• Wonderfully explained. I will implement this and keep you posted on any developments Commented Jun 28, 2017 at 13:58

Based on the comment discussion, it appears that the ASPX-based website is not sending the correct headers.

SharePoint, like any web crawler (or browser/proxy cache), relies on certain headers being sent back to it in response to a valid GET request (as an aside, it doesn't do this for SharePoint content.

It simply asks itself for all the changes since the last crawl as SP maintains a change history for this purpose). For this to function correctly, one of two headers need to be present, an E-Tag header (which gives a yes/no answer to the modified question. It either matches or it doesn't) or the Last-Modified header (which informs the requester "when" the content was last changed).

In your first edit, you noted that plain HTML files (known as static files as they are read directly from the web server's storage and aren't "processed" like ASPX pages) are correctly ignored when incremental crawling. This is due to IIS reading the file's LastModifiedTime attribute and sending that in the Last-Modified HTTP header automatically without user configuration/intervention.

Note, these headers are easily seen when using your browser's developer tools (or a tool such as Fiddler). If you look closely at a request for a SharePoint page, it has a Last-Modified header too but it'll be the current time unless you've enabled a form of caching (such as page or output caching).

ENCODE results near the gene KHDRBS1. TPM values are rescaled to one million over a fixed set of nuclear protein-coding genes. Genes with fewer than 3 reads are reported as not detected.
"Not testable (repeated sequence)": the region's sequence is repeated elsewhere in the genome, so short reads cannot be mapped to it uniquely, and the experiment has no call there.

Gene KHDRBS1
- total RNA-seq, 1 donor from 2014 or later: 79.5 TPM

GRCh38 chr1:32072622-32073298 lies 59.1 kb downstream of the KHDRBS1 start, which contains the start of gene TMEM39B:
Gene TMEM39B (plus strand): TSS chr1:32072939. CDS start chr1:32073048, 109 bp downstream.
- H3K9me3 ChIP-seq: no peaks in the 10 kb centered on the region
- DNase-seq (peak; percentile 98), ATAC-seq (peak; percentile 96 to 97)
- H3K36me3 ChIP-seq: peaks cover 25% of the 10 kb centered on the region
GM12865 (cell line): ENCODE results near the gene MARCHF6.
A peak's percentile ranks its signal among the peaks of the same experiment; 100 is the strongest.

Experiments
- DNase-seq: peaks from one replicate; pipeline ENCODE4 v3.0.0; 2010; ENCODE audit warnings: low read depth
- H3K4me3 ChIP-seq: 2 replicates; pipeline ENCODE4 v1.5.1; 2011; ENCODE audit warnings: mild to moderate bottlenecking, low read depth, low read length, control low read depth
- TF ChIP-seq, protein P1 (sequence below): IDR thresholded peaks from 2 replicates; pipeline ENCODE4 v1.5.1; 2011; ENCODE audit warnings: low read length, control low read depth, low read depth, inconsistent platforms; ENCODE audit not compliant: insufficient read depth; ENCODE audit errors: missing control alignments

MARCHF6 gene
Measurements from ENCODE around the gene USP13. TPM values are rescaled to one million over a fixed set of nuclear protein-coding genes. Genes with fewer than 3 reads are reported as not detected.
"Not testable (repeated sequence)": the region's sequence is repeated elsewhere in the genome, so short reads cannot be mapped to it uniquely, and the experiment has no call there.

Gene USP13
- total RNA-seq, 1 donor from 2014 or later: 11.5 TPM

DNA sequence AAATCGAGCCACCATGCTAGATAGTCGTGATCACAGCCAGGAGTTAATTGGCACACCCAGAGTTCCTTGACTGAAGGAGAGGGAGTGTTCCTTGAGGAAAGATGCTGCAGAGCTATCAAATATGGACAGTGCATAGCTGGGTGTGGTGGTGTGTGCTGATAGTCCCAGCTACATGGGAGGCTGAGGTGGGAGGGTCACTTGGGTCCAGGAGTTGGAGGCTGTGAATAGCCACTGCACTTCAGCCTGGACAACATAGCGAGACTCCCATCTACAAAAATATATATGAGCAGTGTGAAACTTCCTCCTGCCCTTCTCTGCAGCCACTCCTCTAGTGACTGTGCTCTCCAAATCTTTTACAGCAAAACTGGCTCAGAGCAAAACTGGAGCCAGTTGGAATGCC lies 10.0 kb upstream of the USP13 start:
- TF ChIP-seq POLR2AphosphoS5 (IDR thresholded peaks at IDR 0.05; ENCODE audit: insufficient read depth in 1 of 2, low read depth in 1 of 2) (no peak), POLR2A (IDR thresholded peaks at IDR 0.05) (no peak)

Regarding your ASP.NET pages, if you have access to the Response object, you should be able to set this header with the Response.Cache.SetLastModified(DateTime) method. See: system.web.httpcachepolicy.setlastmodified

Once set, verify that the correct header is being sent using your browser's developer tools.

Forgot to add: Determining what the "Last Modified" time is, is up to you.

  • Thanks @GregW for detailed inputs, did follow the comments and added the code to make Lastmodified as constant value still the same , no progress any idea still? Commented Jun 27, 2017 at 11:26
  • Have you verified that the header is being sent? Comparing that to the headers sent by other websites? (you'll probably need to do two crawls as the first one will still be a full crawl to pick up the header)
    – Greg W
    Commented Jun 27, 2017 at 11:58
  • I did full crawl first and then I did incremental crawl. I checked the headers via developer tools and it's showing the updated last modified (constant value). Anything I'm missing? Commented Jun 28, 2017 at 2:43
  • Not sure. Are you saying the incremental crawl takes the same time as a full crawl or that the crawl logs aren't reporting that the pages haven't changed?
    – Greg W
    Commented Jun 28, 2017 at 2:59
  • Crawl logs reporting that the pages are modified still. Regarding the time for crawl, I tested with hundred items so there is not much difference between full crawl and incremental crawl time. Commented Jun 28, 2017 at 3:38